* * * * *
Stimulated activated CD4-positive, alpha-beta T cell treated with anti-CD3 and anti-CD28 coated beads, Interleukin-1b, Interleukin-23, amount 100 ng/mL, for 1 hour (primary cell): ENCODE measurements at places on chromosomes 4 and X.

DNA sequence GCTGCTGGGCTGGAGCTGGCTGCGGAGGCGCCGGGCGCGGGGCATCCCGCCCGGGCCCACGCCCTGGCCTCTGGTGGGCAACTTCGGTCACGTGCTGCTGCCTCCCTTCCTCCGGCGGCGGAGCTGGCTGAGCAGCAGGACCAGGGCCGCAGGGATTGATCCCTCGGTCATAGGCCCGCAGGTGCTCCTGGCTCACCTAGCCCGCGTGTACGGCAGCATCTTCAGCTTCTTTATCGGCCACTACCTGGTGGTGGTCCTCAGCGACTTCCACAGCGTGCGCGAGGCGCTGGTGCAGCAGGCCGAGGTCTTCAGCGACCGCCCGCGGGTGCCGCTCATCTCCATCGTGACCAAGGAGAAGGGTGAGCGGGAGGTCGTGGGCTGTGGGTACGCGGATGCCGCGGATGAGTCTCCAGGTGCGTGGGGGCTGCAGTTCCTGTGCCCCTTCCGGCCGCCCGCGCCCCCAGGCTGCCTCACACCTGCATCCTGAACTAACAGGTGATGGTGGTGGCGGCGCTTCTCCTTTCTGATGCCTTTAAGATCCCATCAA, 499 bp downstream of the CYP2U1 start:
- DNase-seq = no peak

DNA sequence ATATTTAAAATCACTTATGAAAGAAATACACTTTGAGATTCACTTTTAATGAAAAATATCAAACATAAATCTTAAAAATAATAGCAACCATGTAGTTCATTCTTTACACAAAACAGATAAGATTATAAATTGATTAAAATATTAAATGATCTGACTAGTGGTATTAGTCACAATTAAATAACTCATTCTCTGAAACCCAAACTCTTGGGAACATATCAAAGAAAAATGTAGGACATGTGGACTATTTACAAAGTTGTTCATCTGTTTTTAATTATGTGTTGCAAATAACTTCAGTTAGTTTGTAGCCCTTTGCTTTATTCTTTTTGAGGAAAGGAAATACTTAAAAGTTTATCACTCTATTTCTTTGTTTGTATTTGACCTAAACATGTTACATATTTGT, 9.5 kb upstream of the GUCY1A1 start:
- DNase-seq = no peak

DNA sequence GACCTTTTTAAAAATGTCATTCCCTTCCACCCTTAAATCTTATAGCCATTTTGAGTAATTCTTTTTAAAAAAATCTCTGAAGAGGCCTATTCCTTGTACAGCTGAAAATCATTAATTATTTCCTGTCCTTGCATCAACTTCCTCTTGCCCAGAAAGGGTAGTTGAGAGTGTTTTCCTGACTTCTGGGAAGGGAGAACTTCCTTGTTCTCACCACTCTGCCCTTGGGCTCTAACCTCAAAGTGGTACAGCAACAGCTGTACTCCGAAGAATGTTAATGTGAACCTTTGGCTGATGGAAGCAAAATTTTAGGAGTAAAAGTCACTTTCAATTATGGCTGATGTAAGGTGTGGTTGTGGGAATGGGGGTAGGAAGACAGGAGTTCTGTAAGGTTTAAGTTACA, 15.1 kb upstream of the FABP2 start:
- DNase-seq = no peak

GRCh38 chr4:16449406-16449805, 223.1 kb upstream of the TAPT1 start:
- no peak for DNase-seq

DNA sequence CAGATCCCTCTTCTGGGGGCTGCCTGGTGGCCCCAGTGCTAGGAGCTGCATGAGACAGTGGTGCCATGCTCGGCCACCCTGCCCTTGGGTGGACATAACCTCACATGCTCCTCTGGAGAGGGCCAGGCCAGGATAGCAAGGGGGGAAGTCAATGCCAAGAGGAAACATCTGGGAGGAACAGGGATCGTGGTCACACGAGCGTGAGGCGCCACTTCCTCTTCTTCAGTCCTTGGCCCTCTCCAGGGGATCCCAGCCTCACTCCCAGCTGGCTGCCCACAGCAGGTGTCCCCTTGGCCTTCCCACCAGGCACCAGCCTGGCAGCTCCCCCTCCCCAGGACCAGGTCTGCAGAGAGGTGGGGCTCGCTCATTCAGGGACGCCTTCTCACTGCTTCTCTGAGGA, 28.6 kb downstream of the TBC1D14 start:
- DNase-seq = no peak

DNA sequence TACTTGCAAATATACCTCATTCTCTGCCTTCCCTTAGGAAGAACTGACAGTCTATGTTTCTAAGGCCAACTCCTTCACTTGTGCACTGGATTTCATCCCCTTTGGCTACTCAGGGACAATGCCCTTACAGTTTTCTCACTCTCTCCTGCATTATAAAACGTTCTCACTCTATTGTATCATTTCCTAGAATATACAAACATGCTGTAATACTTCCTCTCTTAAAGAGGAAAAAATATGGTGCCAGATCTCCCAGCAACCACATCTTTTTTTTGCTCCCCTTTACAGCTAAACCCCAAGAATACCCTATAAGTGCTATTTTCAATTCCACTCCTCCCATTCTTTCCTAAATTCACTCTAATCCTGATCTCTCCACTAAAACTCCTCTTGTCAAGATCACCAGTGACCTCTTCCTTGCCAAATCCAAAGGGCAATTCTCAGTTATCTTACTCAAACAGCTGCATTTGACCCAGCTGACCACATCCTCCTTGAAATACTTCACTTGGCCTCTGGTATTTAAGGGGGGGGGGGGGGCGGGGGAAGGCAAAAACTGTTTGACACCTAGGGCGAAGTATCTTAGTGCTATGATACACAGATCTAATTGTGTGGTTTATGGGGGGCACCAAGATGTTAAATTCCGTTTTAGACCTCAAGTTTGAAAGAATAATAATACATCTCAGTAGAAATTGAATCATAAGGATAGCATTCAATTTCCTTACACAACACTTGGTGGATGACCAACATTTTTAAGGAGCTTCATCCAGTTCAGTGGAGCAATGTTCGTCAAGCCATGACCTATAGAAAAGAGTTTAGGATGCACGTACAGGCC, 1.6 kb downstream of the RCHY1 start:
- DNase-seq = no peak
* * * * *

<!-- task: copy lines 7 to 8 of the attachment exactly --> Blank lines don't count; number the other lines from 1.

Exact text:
- DNase-seq = no peak

GRCh38 chr4:16449406-16449805, 223.1 kb upstream of the TAPT1 start: